US9000875B2 - Apparatus and method for mounting an overhead device - Google Patents

Apparatus and method for mounting an overhead device Download PDF

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Publication number
US9000875B2
US9000875B2 US13205812 US201113205812A US9000875B2 US 9000875 B2 US9000875 B2 US 9000875B2 US 13205812 US13205812 US 13205812 US 201113205812 A US201113205812 A US 201113205812A US 9000875 B2 US9000875 B2 US 9000875B2
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Prior art keywords
ct
wire clamp
electrical conductor
monitoring device
apparatus
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US13205812
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US20120039061A1 (en )
Inventor
Bruce W. McBee
Gregg James Haensgen
John Fredrick Banting
William J. Kostolni
Bryan C. Cochran
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Cooper Technologies Co
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Cooper Technologies Co
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    • HELECTRICITY
    • H01BASIC ELECTRIC ELEMENTS
    • H01FMAGNETS; INDUCTANCES; TRANSFORMERS; SELECTION OF MATERIALS FOR THEIR MAGNETIC PROPERTIES
    • H01F38/00Adaptations of transformers or inductances for specific applications or functions
    • H01F38/20Instruments transformers
    • H01F38/22Instruments transformers for single phase ac
    • H01F38/28Current transformers
    • H01F38/30Constructions
    • GPHYSICS
    • G01MEASURING; TESTING
    • G01RMEASURING ELECTRIC VARIABLES; MEASURING MAGNETIC VARIABLES
    • G01R15/00Details of measuring arrangements of the types provided for in groups G01R17/00 - G01R29/00 and G01R33/00 - G01R35/00
    • G01R15/14Adaptations providing voltage or current isolation, e.g. for high-voltage or high-current networks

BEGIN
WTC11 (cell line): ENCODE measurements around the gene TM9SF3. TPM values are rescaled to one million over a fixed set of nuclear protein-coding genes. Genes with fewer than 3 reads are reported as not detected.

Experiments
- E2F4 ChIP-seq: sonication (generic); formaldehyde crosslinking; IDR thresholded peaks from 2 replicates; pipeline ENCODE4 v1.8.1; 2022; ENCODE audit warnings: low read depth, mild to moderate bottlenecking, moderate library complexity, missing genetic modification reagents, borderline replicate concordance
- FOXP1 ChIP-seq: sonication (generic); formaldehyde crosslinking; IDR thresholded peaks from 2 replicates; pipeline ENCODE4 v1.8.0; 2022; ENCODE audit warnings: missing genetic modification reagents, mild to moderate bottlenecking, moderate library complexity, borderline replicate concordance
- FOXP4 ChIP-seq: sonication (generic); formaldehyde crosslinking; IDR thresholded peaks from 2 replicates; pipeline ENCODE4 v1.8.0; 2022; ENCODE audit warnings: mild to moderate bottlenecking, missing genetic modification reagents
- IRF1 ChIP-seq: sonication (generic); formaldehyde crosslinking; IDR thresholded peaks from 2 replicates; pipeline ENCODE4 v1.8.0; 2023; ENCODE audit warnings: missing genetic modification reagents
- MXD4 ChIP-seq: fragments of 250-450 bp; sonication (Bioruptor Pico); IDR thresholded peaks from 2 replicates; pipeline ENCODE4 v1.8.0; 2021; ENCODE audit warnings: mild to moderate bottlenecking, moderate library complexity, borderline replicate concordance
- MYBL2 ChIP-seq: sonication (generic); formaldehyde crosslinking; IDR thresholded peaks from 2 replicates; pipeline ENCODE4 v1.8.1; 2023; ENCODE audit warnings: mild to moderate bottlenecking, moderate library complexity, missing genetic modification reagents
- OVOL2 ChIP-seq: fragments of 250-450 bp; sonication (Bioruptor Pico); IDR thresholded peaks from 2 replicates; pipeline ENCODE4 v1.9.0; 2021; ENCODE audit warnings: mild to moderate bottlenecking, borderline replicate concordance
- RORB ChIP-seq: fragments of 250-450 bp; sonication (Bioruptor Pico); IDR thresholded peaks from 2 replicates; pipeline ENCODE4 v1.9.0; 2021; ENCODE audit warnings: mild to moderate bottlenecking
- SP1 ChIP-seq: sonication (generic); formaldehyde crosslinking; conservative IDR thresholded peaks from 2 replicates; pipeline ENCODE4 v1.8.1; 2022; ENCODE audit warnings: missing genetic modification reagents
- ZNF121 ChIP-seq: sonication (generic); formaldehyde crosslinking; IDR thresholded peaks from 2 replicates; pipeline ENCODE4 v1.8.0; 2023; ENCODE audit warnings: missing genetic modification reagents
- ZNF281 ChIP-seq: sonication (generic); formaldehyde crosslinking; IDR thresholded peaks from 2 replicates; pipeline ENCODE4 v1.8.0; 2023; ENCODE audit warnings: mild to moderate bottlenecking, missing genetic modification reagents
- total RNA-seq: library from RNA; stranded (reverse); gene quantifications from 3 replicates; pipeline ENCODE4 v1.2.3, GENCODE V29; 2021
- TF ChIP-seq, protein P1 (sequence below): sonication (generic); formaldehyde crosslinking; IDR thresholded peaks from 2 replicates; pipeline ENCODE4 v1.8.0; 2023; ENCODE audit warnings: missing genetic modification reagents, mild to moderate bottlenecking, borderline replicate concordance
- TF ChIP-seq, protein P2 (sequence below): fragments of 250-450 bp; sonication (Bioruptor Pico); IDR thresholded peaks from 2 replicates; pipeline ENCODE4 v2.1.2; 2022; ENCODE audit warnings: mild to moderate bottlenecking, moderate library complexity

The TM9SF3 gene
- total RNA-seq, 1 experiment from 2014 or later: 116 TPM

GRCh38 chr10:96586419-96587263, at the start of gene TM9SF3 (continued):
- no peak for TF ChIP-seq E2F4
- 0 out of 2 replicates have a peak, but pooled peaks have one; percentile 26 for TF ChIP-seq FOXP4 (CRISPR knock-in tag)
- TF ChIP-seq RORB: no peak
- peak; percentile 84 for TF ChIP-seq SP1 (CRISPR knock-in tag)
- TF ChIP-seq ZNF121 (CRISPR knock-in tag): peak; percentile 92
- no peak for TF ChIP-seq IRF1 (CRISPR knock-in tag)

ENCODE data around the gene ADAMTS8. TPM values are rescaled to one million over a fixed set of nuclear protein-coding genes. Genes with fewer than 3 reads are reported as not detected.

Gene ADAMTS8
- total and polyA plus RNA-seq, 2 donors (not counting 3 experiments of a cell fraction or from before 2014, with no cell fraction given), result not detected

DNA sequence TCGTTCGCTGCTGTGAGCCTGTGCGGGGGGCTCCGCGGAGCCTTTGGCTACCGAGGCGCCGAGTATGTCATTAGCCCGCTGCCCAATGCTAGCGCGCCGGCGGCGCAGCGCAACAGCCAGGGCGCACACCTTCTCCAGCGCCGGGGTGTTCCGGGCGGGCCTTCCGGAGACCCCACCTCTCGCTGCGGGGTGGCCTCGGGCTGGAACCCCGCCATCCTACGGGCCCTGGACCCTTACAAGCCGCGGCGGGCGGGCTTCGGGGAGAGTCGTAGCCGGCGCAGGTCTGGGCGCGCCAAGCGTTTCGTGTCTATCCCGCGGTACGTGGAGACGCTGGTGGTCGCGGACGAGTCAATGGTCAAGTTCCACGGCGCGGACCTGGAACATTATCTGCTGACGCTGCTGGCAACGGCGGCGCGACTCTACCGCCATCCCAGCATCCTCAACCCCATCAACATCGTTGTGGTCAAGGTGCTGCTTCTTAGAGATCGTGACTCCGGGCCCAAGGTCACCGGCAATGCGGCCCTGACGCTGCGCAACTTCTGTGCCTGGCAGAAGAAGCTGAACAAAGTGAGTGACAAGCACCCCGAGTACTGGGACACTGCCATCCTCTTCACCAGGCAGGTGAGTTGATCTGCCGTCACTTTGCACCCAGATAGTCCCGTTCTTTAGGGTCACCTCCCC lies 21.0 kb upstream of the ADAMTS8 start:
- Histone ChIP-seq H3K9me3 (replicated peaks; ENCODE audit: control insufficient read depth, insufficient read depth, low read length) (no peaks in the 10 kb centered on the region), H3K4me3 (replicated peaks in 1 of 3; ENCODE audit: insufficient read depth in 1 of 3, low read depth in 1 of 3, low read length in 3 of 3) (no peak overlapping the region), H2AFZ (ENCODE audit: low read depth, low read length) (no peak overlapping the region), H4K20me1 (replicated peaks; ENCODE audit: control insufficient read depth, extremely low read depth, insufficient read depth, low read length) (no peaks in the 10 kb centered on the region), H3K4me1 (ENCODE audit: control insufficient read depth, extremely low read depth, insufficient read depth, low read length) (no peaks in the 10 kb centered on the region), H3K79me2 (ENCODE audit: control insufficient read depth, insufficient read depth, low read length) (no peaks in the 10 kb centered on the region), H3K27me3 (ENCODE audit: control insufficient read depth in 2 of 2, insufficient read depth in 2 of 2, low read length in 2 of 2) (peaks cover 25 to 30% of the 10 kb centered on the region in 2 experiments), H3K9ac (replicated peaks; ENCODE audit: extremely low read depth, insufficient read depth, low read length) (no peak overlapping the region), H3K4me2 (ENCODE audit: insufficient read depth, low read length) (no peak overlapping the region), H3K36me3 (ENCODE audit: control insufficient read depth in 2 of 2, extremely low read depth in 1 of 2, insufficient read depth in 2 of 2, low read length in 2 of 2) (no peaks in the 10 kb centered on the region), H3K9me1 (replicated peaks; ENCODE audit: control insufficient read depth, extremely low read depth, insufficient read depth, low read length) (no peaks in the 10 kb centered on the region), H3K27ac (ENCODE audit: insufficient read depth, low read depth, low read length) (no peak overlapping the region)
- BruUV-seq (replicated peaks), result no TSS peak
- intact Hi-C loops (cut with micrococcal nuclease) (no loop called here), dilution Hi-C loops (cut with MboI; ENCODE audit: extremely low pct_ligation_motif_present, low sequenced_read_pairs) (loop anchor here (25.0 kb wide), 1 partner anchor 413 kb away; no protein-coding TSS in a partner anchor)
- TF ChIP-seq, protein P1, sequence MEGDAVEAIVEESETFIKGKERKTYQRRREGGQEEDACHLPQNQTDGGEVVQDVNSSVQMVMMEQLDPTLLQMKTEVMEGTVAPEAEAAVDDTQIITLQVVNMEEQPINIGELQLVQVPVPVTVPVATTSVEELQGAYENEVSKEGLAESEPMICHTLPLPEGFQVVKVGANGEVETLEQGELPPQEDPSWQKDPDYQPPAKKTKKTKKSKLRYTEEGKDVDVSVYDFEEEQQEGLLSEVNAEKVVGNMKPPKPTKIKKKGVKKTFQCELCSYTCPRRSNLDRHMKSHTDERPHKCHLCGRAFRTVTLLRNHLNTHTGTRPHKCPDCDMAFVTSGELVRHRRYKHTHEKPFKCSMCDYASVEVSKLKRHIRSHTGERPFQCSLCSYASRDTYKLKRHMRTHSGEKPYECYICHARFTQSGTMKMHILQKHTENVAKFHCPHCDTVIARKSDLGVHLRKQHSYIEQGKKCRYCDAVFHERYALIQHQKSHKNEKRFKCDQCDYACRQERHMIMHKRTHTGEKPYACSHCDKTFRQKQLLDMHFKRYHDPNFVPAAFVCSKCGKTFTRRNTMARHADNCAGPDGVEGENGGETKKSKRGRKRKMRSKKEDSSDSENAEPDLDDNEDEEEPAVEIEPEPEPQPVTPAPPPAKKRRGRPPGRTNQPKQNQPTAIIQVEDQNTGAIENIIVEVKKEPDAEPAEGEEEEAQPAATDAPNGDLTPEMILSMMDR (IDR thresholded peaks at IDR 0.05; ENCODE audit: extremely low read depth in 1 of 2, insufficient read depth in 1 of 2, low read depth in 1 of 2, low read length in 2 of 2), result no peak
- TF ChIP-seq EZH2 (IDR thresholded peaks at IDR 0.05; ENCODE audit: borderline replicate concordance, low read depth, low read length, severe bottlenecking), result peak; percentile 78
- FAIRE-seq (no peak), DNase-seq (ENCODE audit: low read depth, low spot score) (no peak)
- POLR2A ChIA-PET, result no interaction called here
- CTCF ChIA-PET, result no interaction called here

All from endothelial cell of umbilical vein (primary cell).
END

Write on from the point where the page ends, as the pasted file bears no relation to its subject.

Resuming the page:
• G01R15/18Adaptations providing voltage or current isolation, e.g. for high-voltage or high-current networks using inductive devices, e.g. transformers
    • G01R15/183Adaptations providing voltage or current isolation, e.g. for high-voltage or high-current networks using inductive devices, e.g. transformers using transformers with a magnetic core
    • GPHYSICS
    • G01MEASURING; TESTING
    • G01RMEASURING ELECTRIC VARIABLES; MEASURING MAGNETIC VARIABLES
    • G01R19/00Arrangements for measuring currents or voltages or for indicating presence or sign thereof
    • GPHYSICS
    • G01MEASURING; TESTING
    • G01RMEASURING ELECTRIC VARIABLES; MEASURING MAGNETIC VARIABLES
    • G01R21/00Arrangements for measuring electric power or power factor
    • HELECTRICITY
    • H01BASIC ELECTRIC ELEMENTS
    • H01FMAGNETS; INDUCTANCES; TRANSFORMERS; SELECTION OF MATERIALS FOR THEIR MAGNETIC PROPERTIES
    • H01F27/00Details of transformers or inductances, in general
    • H01F27/06Mounting, supporting or suspending transformers, reactors or choke coils not being of the signal type
    • GPHYSICS
    • G01MEASURING; TESTING
    • G01RMEASURING ELECTRIC VARIABLES; MEASURING MAGNETIC VARIABLES
    • G01R1/00Details of instruments or arrangements of the types included in groups G01R5/00 - G01R13/00 and G01R31/00
    • G01R1/20Modifications of basic electric elements for use in electric measuring instruments; Structural combinations of such elements with such instruments
    • G01R1/22Tong testers acting as secondary windings of current tranformers

Abstract

An apparatus is provided for securing to and collecting power from an electrical conductor including a wire clamp that clamps to and secures the apparatus to the electrical conductor, a current transformer (“CT”) that clamps to the electrical conductor and collects power from the electrical conductor, and a housing including a cavity that encloses circuitry associated with the apparatus. According to various aspects, the circuitry may include one or more sensors and wireless communications circuitry, and the CT may include a core and an electrical winding that receives an induced current from magnetic flux generated according to alternating current present on the electrical conductor.

Description

CROSS-REFERENCE TO RELATED APPLICATIONS